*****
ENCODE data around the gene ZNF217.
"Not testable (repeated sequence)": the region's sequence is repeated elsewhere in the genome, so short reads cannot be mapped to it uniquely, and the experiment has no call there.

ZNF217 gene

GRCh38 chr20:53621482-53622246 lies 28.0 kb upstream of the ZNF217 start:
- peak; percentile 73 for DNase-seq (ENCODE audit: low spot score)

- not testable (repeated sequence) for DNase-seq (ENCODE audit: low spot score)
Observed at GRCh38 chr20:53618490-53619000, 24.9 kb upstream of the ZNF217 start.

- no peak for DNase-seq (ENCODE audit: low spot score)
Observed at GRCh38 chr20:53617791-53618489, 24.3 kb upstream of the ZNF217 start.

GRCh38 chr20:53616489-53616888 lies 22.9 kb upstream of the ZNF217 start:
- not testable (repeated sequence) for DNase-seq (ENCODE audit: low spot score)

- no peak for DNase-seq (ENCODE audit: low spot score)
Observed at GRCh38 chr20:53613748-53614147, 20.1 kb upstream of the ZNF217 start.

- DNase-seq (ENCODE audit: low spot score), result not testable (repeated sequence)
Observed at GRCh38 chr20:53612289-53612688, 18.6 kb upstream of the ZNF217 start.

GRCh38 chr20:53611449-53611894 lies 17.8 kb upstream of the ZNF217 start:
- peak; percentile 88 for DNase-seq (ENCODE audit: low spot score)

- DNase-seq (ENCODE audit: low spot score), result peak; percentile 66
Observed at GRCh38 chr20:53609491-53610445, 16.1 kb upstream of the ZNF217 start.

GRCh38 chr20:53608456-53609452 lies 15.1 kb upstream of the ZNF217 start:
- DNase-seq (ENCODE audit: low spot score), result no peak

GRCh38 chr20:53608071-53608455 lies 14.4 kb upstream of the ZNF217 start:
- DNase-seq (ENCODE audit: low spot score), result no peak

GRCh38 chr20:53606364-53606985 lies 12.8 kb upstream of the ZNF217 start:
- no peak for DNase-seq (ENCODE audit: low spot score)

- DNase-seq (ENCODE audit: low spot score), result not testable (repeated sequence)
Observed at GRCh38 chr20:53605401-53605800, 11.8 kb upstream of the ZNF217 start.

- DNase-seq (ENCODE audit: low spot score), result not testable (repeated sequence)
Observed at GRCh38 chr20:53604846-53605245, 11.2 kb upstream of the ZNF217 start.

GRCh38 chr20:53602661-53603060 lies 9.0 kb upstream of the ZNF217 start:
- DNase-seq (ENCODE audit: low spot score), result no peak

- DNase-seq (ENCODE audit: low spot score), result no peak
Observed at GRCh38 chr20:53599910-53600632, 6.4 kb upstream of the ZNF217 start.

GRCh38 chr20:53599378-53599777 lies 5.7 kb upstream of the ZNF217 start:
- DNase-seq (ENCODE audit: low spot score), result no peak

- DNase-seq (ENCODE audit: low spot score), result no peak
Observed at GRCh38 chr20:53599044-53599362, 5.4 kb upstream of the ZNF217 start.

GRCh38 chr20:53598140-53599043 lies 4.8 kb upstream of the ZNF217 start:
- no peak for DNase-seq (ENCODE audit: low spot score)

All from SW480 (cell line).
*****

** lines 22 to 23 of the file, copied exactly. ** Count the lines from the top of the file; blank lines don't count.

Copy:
GRCh38 chr20:53608071-53608455 lies 14.4 kb upstream of the ZNF217 start:
- DNase-seq (ENCODE audit: low spot score), result no peak